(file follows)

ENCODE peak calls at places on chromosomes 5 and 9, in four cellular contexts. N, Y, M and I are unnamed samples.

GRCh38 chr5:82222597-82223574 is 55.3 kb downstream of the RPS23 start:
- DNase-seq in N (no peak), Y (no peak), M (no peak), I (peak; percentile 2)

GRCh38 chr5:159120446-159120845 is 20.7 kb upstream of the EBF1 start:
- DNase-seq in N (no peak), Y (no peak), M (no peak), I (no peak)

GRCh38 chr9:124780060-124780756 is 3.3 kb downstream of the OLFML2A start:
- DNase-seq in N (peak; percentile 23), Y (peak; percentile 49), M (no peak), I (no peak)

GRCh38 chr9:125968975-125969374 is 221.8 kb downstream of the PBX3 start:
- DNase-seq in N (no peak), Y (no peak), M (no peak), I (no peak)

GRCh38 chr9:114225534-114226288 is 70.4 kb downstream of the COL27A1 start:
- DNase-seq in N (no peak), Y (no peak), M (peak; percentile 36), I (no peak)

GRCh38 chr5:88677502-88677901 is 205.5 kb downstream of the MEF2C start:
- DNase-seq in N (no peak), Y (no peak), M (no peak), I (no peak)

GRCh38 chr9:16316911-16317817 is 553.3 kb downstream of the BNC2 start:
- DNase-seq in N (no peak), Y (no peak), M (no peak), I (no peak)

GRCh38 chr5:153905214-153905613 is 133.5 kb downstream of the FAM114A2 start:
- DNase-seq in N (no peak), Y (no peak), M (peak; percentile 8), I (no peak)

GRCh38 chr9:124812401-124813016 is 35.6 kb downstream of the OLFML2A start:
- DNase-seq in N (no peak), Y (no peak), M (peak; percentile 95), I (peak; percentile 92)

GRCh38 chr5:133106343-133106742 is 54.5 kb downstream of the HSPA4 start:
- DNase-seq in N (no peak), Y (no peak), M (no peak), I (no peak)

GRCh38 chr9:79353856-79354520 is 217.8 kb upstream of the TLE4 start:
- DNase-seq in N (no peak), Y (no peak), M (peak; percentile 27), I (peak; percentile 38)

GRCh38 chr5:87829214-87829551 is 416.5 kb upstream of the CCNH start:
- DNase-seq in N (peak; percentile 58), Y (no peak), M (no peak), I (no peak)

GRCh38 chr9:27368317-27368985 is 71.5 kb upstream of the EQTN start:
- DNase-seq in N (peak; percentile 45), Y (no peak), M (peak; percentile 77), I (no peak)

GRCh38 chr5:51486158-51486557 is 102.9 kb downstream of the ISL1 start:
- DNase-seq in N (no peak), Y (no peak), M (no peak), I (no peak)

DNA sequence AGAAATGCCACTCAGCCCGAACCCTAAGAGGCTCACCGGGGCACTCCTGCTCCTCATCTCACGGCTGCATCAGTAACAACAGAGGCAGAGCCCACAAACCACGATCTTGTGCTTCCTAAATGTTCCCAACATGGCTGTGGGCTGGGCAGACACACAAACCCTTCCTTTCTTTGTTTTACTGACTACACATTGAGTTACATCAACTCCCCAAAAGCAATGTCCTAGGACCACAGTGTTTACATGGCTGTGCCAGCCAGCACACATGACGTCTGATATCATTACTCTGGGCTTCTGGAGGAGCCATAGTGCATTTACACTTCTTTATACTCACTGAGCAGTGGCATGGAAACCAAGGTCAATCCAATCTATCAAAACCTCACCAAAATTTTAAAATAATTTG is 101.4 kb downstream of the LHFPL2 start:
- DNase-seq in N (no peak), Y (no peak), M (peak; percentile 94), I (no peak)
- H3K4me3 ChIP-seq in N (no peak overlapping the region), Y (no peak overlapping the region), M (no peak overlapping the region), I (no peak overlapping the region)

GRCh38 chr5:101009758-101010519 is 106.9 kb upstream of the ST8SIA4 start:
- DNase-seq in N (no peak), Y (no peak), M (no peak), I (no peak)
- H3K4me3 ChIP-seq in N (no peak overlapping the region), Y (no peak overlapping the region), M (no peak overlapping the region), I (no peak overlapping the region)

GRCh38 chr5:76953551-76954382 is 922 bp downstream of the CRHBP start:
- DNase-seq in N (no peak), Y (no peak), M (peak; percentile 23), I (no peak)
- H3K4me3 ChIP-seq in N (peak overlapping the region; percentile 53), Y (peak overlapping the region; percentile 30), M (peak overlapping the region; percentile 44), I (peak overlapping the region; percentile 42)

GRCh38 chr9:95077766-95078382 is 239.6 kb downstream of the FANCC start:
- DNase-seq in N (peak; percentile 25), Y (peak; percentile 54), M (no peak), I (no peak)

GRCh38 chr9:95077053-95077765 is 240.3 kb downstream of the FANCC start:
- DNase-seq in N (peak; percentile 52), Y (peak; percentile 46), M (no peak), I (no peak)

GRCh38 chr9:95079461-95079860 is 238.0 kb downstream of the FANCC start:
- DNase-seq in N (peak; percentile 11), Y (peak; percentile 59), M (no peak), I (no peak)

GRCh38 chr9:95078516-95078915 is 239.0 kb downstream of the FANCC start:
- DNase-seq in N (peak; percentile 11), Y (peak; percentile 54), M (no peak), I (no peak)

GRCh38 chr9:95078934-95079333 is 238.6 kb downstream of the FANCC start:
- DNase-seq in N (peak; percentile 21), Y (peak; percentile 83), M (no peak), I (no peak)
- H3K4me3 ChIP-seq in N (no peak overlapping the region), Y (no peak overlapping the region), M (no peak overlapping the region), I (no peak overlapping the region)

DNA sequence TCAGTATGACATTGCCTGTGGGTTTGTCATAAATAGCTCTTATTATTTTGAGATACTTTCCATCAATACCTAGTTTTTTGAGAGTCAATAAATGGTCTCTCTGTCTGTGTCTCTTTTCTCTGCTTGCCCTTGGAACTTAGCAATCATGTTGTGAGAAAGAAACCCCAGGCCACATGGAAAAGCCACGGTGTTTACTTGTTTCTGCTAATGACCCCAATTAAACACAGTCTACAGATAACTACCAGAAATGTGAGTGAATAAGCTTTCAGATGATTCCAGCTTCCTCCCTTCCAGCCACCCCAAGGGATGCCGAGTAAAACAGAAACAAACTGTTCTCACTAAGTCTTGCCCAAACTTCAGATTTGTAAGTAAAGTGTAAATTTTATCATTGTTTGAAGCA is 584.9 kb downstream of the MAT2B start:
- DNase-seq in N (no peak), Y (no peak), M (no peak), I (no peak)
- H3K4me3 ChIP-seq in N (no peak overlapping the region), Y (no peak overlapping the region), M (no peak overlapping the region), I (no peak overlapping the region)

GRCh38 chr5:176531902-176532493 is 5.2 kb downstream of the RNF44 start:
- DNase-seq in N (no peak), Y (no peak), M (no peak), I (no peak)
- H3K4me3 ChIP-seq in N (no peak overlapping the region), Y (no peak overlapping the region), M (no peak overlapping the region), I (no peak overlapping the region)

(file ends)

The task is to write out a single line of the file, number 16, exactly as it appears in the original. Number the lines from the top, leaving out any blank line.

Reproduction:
GRCh38 chr5:153905214-153905613 is 133.5 kb downstream of the FAM114A2 start: